Ever since I was young, one of my favorite film franchises has been the “Die Hard” franchise. I loved watching ordinary cop John McClane (Bruce Willis) trying to fight his way out of a situation that is beyond his control.
Many others, including myself, could fantasize that we would probably do the same thing in his situation. Now, Willis returns as John McClane in the fifth entry to the series, “A Good Day to Die Hard.”
The story finds John McClane in Russia trying to get his son Jack (Jai Courtney), who was framed for an assassination attempt, out of jail. However, it turns out that Jack is a CIA agent who is trying to help a political prisoner (Sebastian Koch) escape and obtain a file that has evidence against the man who was planning to incriminate the prisoner.
Jack has not spoken to his father in years but now it is up to the two McClanes to put aside their differences and do what McClanes do best: kill as many bad guys as they possibly can.
For me, the first “Die Hard” is quite possibly one of the greatest action films ever made and the sequels were pretty entertaining. My favorite sequel is the third one, “Die Hard with a Vengeance,” with “Live Free or Die Hard” and “Die Hard 2” following after.
I was eagerly anticipating this latest installment because I have been waiting since 2007 to see a new “Die Hard” film. I was looking forward to a movie with intense moments, some ridiculous over the top action, and Willis spewing out funny one liners. It is for these reasons why it pains me to type these next few words:
“A Good Day to Die Hard” was an absolutely terrible film and is easily the worst “Die Hard” film in the franchise.
If I can find one positive thing with this whole film, it’s Willis in his character of John McClane. Willis will never give a bad performance with this character and tries desperately to get through the awful dialogue and terrible direction that he is given throughout the story.
He still manages to get a few funny one liners out of this awful script so for that I am grateful.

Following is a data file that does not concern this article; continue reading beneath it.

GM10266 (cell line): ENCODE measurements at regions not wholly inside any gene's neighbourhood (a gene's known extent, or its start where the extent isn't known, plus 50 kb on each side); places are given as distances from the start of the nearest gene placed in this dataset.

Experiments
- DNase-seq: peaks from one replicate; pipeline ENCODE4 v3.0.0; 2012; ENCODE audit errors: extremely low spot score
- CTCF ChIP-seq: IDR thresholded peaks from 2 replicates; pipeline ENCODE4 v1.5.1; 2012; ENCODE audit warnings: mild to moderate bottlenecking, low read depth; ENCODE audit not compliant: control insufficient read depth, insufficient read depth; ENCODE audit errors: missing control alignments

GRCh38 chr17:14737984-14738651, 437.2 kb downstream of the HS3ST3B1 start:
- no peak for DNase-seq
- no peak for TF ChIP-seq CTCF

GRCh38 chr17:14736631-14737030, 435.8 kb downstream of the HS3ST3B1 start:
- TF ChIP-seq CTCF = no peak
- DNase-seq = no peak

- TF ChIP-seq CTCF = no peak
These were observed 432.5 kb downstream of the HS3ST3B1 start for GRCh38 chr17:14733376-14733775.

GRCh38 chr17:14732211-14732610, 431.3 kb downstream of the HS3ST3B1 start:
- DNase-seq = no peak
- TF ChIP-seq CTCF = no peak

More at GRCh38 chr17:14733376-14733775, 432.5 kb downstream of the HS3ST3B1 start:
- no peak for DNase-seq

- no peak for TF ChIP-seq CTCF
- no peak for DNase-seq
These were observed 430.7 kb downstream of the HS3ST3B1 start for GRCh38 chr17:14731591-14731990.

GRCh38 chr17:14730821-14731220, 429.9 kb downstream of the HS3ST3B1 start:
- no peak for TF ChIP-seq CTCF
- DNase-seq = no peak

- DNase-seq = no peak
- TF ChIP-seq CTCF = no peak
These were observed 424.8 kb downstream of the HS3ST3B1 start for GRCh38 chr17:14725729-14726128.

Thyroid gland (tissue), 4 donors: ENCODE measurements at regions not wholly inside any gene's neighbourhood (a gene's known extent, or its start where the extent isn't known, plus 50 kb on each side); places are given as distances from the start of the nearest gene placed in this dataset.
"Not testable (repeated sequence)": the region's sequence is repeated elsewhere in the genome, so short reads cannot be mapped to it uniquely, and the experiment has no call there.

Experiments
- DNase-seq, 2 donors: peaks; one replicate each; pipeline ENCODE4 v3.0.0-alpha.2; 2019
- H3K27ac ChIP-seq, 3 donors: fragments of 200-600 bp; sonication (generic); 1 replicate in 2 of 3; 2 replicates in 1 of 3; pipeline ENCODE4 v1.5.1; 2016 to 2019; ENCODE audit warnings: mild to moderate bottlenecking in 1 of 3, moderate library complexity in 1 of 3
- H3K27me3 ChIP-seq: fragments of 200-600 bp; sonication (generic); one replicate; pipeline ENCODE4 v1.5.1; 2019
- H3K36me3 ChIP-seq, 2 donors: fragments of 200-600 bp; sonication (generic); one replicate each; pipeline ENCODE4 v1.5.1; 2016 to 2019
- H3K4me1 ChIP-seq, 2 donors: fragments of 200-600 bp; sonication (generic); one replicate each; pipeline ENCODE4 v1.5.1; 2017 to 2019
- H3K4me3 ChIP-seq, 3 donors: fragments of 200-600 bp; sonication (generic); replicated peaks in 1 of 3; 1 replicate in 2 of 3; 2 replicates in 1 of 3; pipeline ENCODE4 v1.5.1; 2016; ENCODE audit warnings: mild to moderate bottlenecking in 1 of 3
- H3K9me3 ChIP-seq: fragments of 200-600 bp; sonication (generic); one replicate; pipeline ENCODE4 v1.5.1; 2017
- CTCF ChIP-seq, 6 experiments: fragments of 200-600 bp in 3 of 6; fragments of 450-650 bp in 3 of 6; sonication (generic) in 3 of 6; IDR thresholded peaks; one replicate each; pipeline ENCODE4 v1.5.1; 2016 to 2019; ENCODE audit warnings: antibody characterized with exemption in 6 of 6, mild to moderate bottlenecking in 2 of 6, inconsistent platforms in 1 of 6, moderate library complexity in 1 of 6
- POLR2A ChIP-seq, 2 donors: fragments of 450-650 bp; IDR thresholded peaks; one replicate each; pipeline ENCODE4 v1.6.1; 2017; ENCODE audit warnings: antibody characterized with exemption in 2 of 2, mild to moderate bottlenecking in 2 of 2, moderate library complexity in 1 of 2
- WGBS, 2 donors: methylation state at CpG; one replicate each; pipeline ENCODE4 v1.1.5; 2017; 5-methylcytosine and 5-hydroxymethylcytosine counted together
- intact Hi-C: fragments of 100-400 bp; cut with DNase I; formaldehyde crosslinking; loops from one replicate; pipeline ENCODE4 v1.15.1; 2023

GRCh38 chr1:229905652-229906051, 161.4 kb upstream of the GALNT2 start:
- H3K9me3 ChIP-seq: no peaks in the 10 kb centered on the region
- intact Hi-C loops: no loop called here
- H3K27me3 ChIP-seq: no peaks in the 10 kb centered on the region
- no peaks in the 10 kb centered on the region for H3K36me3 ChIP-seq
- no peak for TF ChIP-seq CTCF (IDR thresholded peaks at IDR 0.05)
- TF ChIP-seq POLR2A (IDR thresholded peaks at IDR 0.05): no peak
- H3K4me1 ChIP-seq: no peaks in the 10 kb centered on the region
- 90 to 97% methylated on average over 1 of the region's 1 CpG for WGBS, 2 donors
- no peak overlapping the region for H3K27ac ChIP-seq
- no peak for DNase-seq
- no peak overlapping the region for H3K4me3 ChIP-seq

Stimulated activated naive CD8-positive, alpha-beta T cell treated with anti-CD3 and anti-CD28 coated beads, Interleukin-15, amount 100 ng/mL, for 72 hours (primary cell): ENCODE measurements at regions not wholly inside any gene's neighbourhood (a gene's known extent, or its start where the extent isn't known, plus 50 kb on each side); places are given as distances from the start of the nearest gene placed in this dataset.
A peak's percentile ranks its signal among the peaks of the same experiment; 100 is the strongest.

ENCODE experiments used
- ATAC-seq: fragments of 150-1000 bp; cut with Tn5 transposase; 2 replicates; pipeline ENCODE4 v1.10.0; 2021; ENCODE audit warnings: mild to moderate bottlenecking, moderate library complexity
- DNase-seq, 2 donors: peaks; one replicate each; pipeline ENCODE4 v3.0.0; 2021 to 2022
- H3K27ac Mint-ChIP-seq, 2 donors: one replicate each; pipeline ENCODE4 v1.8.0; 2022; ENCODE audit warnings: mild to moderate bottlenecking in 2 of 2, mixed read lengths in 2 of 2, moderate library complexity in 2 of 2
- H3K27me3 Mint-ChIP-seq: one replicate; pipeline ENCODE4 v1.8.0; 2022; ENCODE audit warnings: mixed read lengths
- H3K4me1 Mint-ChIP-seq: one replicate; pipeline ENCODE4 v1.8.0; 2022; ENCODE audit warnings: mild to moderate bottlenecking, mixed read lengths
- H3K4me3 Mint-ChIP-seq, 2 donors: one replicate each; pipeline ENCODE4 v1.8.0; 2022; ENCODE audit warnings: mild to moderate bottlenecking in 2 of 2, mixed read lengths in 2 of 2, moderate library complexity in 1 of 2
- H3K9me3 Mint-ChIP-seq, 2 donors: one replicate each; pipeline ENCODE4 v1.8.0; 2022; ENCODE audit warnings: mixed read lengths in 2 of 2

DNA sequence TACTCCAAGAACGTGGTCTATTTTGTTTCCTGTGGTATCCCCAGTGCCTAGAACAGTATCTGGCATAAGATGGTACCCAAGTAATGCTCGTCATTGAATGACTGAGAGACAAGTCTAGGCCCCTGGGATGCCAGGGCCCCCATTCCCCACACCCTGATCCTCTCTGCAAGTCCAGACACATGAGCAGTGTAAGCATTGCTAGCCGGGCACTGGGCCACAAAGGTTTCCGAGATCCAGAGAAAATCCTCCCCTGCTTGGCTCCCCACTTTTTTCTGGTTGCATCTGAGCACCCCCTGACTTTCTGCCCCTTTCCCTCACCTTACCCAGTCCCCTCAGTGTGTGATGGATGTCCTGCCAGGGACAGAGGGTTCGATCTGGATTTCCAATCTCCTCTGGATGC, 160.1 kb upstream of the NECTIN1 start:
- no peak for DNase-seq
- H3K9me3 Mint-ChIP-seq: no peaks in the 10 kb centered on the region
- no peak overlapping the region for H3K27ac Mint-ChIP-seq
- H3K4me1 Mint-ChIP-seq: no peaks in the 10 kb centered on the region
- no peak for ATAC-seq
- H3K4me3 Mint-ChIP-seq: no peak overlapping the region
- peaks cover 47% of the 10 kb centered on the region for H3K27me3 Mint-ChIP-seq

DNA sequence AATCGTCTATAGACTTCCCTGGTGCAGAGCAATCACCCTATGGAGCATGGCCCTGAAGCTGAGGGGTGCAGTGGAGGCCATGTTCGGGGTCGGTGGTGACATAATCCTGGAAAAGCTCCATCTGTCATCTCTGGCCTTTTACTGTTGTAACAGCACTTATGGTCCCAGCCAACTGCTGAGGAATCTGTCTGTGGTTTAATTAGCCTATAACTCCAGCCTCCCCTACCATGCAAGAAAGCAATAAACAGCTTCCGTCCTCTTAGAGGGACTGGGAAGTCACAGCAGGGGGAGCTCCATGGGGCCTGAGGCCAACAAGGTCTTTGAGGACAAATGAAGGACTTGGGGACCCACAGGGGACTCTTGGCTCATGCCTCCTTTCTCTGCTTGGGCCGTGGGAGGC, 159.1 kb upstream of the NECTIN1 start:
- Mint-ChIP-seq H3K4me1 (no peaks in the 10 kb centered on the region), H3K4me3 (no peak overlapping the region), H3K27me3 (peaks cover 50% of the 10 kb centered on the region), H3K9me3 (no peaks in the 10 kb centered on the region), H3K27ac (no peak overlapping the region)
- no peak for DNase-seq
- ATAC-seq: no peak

That’s where the positives stop, though, because there is a whole lot more that is wrong with this movie. For starters, there’s the character of John McClane. The writer completely gets the character wrong. He is supposed to be relatable to the everyday guy - an average Joe who is thrust into situations beyond his control.
Yes, he manages to survive these situations but he still gets beat up and he gets hurt, which is one of the things that make him so relatable.
In this movie, however, the screenwriter thought it would be a good idea to make John McClane a superhero. He survives car explosions, helicopter crashes and jumping out windows without a single scratch on him.
Real people cannot relate to that.
Another thing that bothered me about this film was the character of Jack McClane, played by Jai Courtney. Courtney’s character is annoying in this movie as he spends most of the time whining about how his dad was never there for him. He also does not have a lot of charisma like Willis and there is no chemistry between the two.
This is not a “Die Hard” movie in the sense that we all know.
“Die Hard” movies follow a very basic plot: Terrorists take over someplace big (like Nakatomi Plaza in the first one or an airport in one of the sequels) because they are after money and John McClane has to stop them.
This is a fairly simple plot and somehow Skip Woods, who wrote the ‘brilliant’ “X-Men Origins: Wolverine” manages to get this one all wrong. The plot is needlessly complicated and is easily forgettable. The dialogue is terrible and more than a few of the one liners that John McClane delivers are not even that funny.
Another thing that is poorly depicted is the villains in this movie.
Their intentions are senseless and they are boring compared to villains from other “Die Hard” films like Hans Gruber from the first film or Timothy Olyphant’s character, Thomas Gabriel, from the fourth one.
Finally, the directing in this movie is easily some of the worst directing I have ever seen in an action film.
The director of this movie is John Moore, who has made some of the worst movies I have ever seen, including 2008’s “Max Payne” and 2006’s “The Omen” remake. He shows no improvement with his directing skills here.
Moore decided to utilize two camera techniques in this film: the use of the “shaky cam” technique and the use of slow motion that then speeds up. Both of these result in terrible effects and are more irritating rather than innovative.
Also, there’s one car chase scene he directs that goes on for 25 minutes. The first ten minutes is done not great, but all right. But, after that, boredom sets in quickly.
In fact, I’m pretty sure that’s where most of the film’s budget went: in that one unnecessarily long car chase.
I hope whoever thought hiring Moore was a good idea got fired. Moore was seemingly the worst choice to direct this movie.
So overall, “A Good Day to Die Hard” is a terrible film. It is easily one of the worst movies I have seen all year and the worst “Die Hard” yet.
The only good thing I can say is that Willis tries in this movie and I give him credit for at least that. He is the only reason the film does not levitate towards a full blown F.
I think it is finally time though, sadly, for the “Die Hard” franchise to finally die…hard.